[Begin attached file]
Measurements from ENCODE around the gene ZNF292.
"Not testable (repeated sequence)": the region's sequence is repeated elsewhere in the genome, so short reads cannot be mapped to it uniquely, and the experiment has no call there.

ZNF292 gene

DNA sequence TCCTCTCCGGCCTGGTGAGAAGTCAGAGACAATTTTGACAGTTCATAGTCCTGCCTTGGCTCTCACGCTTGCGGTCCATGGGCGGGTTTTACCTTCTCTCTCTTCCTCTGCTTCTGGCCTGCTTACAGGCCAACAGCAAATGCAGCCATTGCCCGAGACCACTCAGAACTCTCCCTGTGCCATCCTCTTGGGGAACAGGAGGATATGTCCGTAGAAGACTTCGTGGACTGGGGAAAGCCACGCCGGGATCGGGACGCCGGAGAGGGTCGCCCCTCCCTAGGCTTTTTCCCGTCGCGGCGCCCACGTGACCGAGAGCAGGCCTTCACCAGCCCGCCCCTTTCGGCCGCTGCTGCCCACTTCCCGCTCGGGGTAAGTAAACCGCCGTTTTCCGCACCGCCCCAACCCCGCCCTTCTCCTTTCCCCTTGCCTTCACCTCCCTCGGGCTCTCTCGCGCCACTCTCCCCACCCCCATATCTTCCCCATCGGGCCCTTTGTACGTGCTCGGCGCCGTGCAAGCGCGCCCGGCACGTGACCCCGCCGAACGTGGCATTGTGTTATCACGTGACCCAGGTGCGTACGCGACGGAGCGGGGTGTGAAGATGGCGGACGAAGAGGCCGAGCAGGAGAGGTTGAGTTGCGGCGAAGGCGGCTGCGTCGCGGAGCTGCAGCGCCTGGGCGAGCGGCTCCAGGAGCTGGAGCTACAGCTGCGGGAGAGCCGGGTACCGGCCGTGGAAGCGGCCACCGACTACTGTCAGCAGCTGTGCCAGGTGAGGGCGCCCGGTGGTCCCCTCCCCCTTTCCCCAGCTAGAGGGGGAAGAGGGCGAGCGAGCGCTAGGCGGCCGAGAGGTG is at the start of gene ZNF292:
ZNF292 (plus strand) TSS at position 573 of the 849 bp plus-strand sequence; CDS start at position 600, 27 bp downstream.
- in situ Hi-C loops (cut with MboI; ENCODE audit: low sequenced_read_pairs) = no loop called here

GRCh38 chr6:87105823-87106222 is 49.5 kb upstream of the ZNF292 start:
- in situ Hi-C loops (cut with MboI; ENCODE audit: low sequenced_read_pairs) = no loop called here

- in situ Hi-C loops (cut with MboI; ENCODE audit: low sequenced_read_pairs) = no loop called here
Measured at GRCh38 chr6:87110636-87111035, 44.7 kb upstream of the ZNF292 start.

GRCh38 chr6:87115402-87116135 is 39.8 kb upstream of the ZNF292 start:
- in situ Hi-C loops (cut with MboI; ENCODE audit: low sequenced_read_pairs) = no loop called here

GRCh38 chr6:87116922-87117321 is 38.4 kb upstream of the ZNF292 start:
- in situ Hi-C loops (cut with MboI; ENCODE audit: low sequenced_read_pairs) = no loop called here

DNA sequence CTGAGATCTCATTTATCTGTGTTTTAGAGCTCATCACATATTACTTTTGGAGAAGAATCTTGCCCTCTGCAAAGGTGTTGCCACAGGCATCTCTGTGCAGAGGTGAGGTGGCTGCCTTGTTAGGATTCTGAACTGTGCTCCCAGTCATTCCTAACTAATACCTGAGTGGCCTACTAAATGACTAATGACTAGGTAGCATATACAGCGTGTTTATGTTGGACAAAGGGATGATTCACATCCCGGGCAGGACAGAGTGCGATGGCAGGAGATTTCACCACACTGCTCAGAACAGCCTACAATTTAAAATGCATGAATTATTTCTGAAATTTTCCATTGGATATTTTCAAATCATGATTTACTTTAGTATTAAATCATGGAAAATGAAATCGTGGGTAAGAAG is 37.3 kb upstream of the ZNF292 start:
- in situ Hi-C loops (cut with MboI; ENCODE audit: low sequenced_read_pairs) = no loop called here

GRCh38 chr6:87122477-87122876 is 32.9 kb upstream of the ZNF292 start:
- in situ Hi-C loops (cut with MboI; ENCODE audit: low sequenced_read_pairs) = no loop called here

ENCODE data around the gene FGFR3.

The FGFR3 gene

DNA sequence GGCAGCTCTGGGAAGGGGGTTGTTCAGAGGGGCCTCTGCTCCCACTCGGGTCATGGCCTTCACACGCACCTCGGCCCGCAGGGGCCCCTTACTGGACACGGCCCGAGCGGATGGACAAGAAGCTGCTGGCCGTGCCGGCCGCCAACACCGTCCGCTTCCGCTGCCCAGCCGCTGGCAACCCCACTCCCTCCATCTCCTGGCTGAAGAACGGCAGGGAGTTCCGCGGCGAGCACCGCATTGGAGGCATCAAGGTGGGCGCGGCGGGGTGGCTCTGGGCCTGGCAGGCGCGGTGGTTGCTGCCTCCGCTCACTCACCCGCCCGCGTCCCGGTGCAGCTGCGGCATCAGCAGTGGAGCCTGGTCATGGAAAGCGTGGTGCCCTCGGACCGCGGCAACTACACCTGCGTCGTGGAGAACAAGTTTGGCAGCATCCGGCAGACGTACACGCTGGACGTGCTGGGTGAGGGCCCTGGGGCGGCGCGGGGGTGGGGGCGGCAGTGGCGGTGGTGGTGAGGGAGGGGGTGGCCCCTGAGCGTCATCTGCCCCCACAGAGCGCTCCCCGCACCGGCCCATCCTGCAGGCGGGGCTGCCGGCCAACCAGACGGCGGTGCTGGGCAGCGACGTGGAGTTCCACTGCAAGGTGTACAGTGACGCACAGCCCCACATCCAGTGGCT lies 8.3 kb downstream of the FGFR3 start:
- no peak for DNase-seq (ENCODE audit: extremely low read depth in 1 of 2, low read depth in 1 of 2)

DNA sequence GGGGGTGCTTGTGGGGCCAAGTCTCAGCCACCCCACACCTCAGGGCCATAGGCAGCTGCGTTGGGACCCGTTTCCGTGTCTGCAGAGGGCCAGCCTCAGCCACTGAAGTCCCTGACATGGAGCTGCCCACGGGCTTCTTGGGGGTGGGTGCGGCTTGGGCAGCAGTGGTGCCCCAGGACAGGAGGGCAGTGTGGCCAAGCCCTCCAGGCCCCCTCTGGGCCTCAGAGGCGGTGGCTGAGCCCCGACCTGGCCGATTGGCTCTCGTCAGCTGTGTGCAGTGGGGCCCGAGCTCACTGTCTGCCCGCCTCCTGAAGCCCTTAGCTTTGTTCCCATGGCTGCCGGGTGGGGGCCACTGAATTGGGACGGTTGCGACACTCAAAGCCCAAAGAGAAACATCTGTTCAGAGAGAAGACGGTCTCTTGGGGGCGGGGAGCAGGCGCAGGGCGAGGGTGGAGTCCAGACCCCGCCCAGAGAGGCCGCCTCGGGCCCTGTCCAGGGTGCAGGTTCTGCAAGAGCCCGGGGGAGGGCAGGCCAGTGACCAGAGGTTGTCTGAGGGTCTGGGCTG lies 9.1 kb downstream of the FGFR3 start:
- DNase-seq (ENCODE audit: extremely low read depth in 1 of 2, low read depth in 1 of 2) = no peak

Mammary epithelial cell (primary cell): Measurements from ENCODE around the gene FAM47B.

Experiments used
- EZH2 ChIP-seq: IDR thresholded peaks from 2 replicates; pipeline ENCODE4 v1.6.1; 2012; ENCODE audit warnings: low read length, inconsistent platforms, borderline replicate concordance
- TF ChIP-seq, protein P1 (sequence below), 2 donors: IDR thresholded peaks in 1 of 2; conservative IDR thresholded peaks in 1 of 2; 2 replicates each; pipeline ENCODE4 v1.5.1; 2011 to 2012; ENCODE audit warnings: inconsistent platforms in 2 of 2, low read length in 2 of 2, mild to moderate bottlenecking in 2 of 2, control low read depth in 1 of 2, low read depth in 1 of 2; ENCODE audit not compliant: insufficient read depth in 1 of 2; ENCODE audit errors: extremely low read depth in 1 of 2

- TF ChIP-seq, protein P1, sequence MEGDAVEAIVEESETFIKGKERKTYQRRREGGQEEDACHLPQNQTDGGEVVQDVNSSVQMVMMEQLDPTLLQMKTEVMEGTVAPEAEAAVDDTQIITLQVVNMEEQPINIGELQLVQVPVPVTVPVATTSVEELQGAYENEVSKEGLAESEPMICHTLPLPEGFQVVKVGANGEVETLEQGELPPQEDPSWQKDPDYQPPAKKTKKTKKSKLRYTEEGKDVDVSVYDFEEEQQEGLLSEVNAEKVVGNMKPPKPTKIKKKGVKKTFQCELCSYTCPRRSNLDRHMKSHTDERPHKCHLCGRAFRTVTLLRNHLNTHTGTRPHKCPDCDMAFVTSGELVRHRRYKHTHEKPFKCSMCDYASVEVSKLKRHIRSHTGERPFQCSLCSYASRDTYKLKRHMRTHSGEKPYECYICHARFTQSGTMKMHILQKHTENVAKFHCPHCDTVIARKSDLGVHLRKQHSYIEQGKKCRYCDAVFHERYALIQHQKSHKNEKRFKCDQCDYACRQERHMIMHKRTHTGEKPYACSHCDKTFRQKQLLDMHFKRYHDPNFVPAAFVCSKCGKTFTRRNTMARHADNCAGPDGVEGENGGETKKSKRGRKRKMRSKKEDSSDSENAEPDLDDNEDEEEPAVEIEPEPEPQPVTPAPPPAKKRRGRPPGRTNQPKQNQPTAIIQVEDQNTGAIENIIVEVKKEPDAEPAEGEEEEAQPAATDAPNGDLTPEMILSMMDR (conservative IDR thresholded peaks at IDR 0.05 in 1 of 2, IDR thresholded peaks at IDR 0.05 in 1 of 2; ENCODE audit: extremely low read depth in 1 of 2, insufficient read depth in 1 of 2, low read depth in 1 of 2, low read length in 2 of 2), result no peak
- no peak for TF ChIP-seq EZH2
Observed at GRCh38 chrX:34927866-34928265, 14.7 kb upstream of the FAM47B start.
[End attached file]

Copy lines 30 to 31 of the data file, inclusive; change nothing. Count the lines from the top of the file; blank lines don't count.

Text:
- no peak for TF ChIP-seq EZH2
Observed at GRCh38 chrX:34927866-34928265, 14.7 kb upstream of the FAM47B start.